|Y1 and Y5 receptors are both required for the regulation of food intake and energy homeostasis in mice.|
|Jump to Full Text|
|PMID: 22768253 Owner: NLM Status: MEDLINE|
|Neuropeptide Y (NPY) acting in the hypothalamus is one of the most powerful orexigenic agents known. Of the five known Y receptors, hypothalamic Y1 and Y5 have been most strongly implicated in mediating hyperphagic effects. However, knockout of individual Y1 or Y5 receptors induces late-onset obesity--and Y5 receptor knockout also induces hyperphagia, possibly due to redundancy in functions of these genes. Here we show that food intake in mice requires the combined actions of both Y1 and Y5 receptors. Germline Y1Y5 ablation in Y1Y5(-/-) mice results in hypophagia, an effect that is at least partially mediated by the hypothalamus, since mice with adult-onset Y1Y5 receptor dual ablation targeted to the paraventricular nucleus (PVN) of the hypothalamus (Y1Y5(Hyp/Hyp)) also exhibit reduced spontaneous or fasting-induced food intake when fed a high fat diet. Interestingly, despite hypophagia, mice with germline or hypothalamus-specific Y1Y5 deficiency exhibited increased body weight and/or increased adiposity, possibly due to compensatory responses to gene deletion, such as the decreased energy expenditure observed in male Y1Y5(-/-) animals relative to wildtype values. While Y1 and Y5 receptors expressed in other hypothalamic areas besides the PVN--such as the dorsomedial nucleus and the ventromedial hypothalamus--cannot be excluded from having a role in the regulation of food intake, these studies demonstrate the pivotal, combined role of both Y1 and Y5 receptors in the mediation of food intake.|
|Amy D Nguyen; Natalie F Mitchell; Shu Lin; Laurence Macia; Ernie Yulyaningsih; Paul A Baldock; Ronaldo F Enriquez; Lei Zhang; Yan-Chuan Shi; Serge Zolotukhin; Herbert Herzog; Amanda Sainsbury|
Related Documents :
|8328923 - The effect of missing postcanine teeth on chewing performance in man.
3090933 - The assessment of fluctuating odontometric asymmetry from incomplete hominid fossil data.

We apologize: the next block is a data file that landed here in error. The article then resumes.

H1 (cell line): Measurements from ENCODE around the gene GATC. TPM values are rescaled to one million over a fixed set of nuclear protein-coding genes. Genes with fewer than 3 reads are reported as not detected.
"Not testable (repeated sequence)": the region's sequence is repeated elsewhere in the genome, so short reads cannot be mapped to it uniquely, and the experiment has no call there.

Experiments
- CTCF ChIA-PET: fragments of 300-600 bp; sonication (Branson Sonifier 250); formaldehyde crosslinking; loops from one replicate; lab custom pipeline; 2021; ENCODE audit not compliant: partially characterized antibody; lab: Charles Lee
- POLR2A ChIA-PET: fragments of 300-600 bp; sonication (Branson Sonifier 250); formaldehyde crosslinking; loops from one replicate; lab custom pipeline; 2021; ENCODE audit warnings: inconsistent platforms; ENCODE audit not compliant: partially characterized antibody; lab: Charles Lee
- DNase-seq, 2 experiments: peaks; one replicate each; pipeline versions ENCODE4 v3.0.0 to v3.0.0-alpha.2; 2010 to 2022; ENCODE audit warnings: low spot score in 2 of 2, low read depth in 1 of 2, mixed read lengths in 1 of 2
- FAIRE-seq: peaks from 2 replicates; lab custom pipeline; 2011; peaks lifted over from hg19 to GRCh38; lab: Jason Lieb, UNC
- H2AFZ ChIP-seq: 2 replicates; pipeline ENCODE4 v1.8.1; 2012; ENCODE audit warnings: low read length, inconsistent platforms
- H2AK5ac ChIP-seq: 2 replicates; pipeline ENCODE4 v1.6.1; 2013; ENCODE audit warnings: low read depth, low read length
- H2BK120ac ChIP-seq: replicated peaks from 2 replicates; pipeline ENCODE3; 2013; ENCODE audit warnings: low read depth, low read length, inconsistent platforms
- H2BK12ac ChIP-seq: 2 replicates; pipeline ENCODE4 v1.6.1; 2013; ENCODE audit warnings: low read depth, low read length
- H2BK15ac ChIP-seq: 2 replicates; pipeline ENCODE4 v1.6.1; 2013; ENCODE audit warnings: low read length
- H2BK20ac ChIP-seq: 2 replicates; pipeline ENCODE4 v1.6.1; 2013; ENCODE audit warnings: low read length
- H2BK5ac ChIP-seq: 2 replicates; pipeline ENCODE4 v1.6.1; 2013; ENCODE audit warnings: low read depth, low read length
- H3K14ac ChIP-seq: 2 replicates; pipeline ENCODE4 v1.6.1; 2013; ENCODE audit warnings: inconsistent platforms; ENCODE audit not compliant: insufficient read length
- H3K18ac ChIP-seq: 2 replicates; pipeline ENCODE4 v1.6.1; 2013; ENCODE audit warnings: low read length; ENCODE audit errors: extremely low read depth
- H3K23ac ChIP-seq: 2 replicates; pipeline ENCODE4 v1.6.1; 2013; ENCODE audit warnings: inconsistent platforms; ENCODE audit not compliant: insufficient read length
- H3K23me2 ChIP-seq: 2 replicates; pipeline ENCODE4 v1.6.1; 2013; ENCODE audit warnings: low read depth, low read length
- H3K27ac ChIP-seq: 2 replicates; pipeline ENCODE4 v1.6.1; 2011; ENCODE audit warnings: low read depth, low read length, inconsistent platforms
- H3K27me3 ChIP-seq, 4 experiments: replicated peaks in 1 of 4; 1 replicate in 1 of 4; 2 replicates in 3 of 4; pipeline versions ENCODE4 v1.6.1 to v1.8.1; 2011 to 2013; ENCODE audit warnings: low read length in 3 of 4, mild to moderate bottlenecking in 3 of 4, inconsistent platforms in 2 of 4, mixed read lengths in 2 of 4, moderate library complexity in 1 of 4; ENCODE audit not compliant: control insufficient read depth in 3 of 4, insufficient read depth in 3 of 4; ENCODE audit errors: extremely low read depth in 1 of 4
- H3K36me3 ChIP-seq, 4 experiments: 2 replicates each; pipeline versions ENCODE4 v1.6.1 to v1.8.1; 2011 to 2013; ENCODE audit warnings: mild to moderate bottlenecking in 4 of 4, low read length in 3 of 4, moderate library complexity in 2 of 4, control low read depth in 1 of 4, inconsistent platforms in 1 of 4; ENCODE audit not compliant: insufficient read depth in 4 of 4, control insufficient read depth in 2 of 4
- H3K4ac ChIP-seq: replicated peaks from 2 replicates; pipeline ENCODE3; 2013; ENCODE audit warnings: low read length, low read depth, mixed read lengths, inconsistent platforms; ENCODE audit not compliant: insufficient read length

25165833 - Is the minimum enough? affordability of a nutritious diet for minimum wage earners in n...
|Type: Journal Article; Research Support, Non-U.S. Gov't Date: 2012-06-29|
|Title: PloS one Volume: 7 ISSN: 1932-6203 ISO Abbreviation: PLoS ONE Publication Date: 2012|
|Created Date: 2012-07-06 Completed Date: 2012-11-27 Revised Date: 2013-07-12|
Medline Journal Info:
|Nlm Unique ID: 101285081 Medline TA: PLoS One Country: United States|
|Languages: eng Pagination: e40191 Citation Subset: IM|
|Neuroscience Research Program, Garvan Institute of Medical Research, Darlinghurst, Sydney, New South Wales, Australia.|
|APA/MLA Format Download EndNote Download BibTex|
Aging / drug effects
Energy Metabolism* / drug effects
Feeding Behavior* / drug effects
Germ Cells / drug effects, metabolism
Glucose / metabolism
Homeostasis* / drug effects
Hypothalamus / drug effects, metabolism
Insulin / pharmacology
Neuropeptide Y / metabolism
Obesity / pathology
Organ Specificity / drug effects
Receptors, Neuropeptide Y / metabolism*
Signal Transduction / drug effects
Weight Gain / drug effects
|UL1 TR000064/TR/NCATS NIH HHS|
|0/Insulin; 0/Neuropeptide Y; 0/Receptors, Neuropeptide Y; 0/neuropeptide Y-Y1 receptor; 0/neuropeptide Y5 receptor; 50-99-7/Glucose|
Journal ID (nlm-ta): PLoS One
Journal ID (iso-abbrev): PLoS ONE
Journal ID (publisher-id): plos
Journal ID (pmc): plosone
Publisher: Public Library of Science, San Francisco, USA
Nguyen et al. This is an open-access article distributed under the terms of the Creative Commons Attribution License, which permits unrestricted use, distribution, and reproduction in any medium, provided the original author and source are credited.
Received Day: 30 Month: 1 Year: 2012
Accepted Day: 2 Month: 6 Year: 2012
collection publication date: Year: 2012
Electronic publication date: Day: 29 Month: 6 Year: 2012
Volume: 7 Issue: 6
E-location ID: e40191
PubMed Id: 22768253
Publisher Id: PONE-D-12-02802
|Y1 and Y5 Receptors Are Both Required for the Regulation of Food Intake and Energy Homeostasis in Mice Alternate Title:Hypophagic Effect of Y1Y5 Receptor Deletion|
|Amy D. Nguyen1|
|Natalie F. Mitchell1|
|Paul A. Baldock2|
|Ronaldo F. Enriquez2|
|Raul M. Luqueedit1||
1Neuroscience Research Program, Garvan Institute of Medical Research, Darlinghurst, Sydney, New South Wales, Australia
2Bone and Mineral Research Program, Garvan Institute of Medical Research, Darlinghurst, Sydney, New South Wales, Australia
3Division of Cell and Molecular Therapy, University of Florida, Gainesville, Florida, United States of America
4Faculty of Medicine, University of New South Wales, Kensington, Sydney, New South Wales, Australia
5School of Medical Sciences, University of New South Wales, Kensington, Sydney, New South Wales, Australia
6Sydney Medical School, The University of Sydney, Sydney, New South Wales, Australia
|University of Cordoba, Spain
|Correspondence: * E-mail: firstname.lastname@example.org